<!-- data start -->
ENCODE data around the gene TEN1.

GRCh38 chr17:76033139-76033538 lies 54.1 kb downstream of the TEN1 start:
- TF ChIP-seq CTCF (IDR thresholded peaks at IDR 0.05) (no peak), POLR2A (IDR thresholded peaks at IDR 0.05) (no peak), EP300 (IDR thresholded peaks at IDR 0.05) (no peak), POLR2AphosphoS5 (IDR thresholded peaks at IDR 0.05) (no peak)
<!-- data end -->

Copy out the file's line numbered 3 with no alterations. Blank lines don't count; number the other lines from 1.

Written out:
- TF ChIP-seq CTCF (IDR thresholded peaks at IDR 0.05) (no peak), POLR2A (IDR thresholded peaks at IDR 0.05) (no peak), EP300 (IDR thresholded peaks at IDR 0.05) (no peak), POLR2AphosphoS5 (IDR thresholded peaks at IDR 0.05) (no peak)